As the world obsessed over Wednesday’s interest rate cut, a certain politician who lives in a large white house decided to interpret it through the lens of currency wars and made some tweets about how it didn’t go far enough to compete with other major exporters’ currencies. Naturally this attracted many headlines, which we mostly shrugged at, seeing as how managing the currency isn’t in the Fed’s mandate. But some plucky senators introduced a bipartisan bill on Wednesday that would seek to change just that by giving the Fed a third mandate: balancing the current account within five years. The logic: Too much foreign investment made the dollar too high, hurting exporters, so the Fed must tax said foreign investment to make it drop while adjusting interest rates as needed to further discourage capital. In our view, this ignores basic economics. Forcing the Fed to fight currency wars is a solution in search of a problem, making us thankful Congress is likely too gridlocked for this bill to go anywhere.
Economic data have repeatedly disproven the theory that weak currencies boost exports, making them magical economic mojo. If currency wars were actually worth fighting and winning—whatever that even means—then Japan would have had the world’s strongest economy from 2013 on thanks to the BoJ’s stalwart effort to weaken the yen. Instead, Japanese exporters chose to keep production and prices steady and live off the easy profits from currency conversion. Hence, the weak yen didn’t stimulate Japanese output much. It was an accounting gimmick. Meanwhile, it also made imports more expensive, which wasn’t so great for a nation that imports most of its energy (e.g., oil and natural gas).
Over on our shores, there is no visible relationship between the dollar’s value (versus a broad trade-weighted currency basket), imports and exports. Across the pond, UK exports didn’t skyrocket when the pound tanked after the Brexit vote three years ago. Even today, as the BoE warned a no-deal Brexit could send the pound to a 34-year low, no one cheered about a coming manufacturing renaissance. People intuitively know currency valuations are only a small input into decisions on where to locate factories. Labor costs, geography and local know-how generally matter a lot more, especially because they are more fixed than currencies, which are inherently volatile.
Beyond that, focusing on foreign investment completely misses the point. The reason America attracts a surplus of foreign investment is that our economy has evolved past mass production of natural resources and low-end goods. We focus mostly on services and high-end manufacturing, importing natural resources and low-end goods from countries that specialize in them. This is David Ricardo’s theory in real life—the way the capitalist world is supposed to work. Everyone has a specialty, and countries trade amongst each other to get the best of the best. With our higher-end economy comes higher-end, better-paying jobs and improved standards of living. (Not to mention the longer life expectancies associated with safer, office-based jobs.)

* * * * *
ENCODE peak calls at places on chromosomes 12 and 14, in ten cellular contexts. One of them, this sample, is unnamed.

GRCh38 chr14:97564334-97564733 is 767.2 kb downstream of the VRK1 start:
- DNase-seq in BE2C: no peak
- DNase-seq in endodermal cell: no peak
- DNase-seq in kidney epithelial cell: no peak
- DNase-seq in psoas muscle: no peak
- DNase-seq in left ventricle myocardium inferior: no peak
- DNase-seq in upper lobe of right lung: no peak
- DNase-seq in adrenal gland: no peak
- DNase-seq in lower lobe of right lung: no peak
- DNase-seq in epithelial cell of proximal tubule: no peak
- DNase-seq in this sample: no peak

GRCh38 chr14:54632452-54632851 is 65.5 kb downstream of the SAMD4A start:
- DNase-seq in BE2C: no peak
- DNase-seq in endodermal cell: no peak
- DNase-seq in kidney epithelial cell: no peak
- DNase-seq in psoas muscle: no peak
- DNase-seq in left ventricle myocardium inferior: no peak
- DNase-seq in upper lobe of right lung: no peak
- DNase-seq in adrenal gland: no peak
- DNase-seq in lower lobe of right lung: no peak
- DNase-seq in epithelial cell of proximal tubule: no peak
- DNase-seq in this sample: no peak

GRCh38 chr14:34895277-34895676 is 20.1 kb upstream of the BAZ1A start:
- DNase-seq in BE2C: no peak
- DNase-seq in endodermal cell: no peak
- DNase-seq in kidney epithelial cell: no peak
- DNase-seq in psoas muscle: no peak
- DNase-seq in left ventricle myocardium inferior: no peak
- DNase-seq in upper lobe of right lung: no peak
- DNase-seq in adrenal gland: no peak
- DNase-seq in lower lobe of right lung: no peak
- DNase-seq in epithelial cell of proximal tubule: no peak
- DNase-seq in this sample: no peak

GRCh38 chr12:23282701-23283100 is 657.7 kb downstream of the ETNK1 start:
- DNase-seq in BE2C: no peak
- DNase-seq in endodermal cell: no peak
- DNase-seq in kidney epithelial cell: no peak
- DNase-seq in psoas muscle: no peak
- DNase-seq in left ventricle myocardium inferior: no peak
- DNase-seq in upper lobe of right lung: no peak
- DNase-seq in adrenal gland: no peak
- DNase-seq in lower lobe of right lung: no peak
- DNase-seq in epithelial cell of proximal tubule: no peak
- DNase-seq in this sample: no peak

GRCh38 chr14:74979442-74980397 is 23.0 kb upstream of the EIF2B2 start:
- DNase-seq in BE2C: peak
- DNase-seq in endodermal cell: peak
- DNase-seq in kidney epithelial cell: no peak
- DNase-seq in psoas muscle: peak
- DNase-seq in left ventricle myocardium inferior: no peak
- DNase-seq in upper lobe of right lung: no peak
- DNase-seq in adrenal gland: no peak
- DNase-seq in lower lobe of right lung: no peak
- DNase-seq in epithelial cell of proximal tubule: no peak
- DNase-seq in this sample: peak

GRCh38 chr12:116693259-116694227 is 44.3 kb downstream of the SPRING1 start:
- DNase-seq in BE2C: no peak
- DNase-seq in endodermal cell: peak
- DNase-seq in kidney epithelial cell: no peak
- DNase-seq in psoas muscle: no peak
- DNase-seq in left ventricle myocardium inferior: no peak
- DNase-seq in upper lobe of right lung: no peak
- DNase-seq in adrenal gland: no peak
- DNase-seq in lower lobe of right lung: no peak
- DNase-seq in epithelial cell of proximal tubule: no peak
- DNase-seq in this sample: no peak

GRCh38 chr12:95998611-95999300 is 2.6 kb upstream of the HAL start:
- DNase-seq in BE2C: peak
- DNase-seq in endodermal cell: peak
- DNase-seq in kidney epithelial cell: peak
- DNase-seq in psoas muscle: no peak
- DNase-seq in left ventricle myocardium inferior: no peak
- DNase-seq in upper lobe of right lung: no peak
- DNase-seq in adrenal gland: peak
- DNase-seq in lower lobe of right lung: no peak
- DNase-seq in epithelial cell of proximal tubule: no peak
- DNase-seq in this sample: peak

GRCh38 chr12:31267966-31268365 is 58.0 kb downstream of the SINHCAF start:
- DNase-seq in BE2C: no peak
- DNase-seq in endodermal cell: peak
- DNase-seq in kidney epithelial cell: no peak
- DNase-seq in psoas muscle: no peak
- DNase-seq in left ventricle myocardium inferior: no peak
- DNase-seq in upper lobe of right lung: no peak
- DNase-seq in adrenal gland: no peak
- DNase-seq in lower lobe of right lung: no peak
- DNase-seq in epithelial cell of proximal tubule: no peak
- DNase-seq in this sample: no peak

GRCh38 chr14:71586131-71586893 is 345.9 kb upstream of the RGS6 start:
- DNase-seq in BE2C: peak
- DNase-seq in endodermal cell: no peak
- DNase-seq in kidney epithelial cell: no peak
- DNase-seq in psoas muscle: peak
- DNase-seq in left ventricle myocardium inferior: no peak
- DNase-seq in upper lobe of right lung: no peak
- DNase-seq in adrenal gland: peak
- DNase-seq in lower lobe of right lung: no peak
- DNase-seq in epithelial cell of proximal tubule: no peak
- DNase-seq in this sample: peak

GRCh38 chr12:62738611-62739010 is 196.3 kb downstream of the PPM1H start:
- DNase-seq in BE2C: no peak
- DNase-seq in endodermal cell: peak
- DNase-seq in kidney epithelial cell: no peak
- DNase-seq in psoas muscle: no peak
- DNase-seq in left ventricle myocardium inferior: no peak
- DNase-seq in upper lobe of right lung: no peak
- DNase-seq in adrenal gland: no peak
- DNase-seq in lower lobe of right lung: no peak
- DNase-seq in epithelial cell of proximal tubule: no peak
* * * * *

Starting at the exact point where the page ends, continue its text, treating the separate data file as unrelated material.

Anyway, economic evolution means we import a lot. We export a lot, too, but there are still a lot of barriers to service exports, so we have a trade deficit and, therefore, a current account deficit. Some use colorful euphemisms like “giant sucking sound” to describe this, as if we are trading all our jobs and money away. But that isn’t true, because the money we pay for those imports comes back as foreign investment. It is a simple accounting property. When your current account is negative, your capital account is positive. Sometimes that investment is in the form of offices, research centers and factories—that is the investment politicians like. Other times, it is in financial assets like stocks and bonds—that is the investment politicians think unnecessarily drives the dollar higher. But the alleged divide here is false. Investment is investment, and we would get it even if it were taxed, because we buy what other countries are selling.
We sort of wonder if politicians really would enjoy their policies being “successful.” Do they want imports of low-end goods and natural resources to crash? Do they want US companies to have a shortage of components? Do they want Target, Walmart and other import-peddling giants to go out of business? Do they want all the related retail job losses? Do they want shortages to drive prices higher? Do they want a bunch of robot-staffed factories in the middle of the country churning out widgets? Would any of this make voters happy?
Moreover, none of this would really affect the value of the dollar. It would still attract demand as the world’s most stable and liquid reserve asset. Money also has a way of flowing to the highest-yielding asset, and that asset has been the dollar for a few years now. To hold it down, you’d need capital controls, Treasury forex transactions and artificially low interest rates—and if that happens, we rather suspect markets would dislike it. They would see a formerly free capital market going back to the Dark Ages. Does anyone really think US monetary policy should match China’s?
Thankfully, gridlock probably renders this bill dead on arrival. If the Senate can’t even agree on who should be on the Fed’s board, we daresay they are highly unlikely to agree on massive changes to the Fed’s mandate. Previous bills to adjust the Fed’s mandate have gone nowhere in recent years, and Congress is just as gridlocked now as it was then. So we don’t expect this legislation to bother stocks much, if at all. But it is an object lesson—if an odd one—about the many blessings of gridlock.
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*The content contained in this article represents only the opinions and viewpoints of the Fisher Investments editorial staff.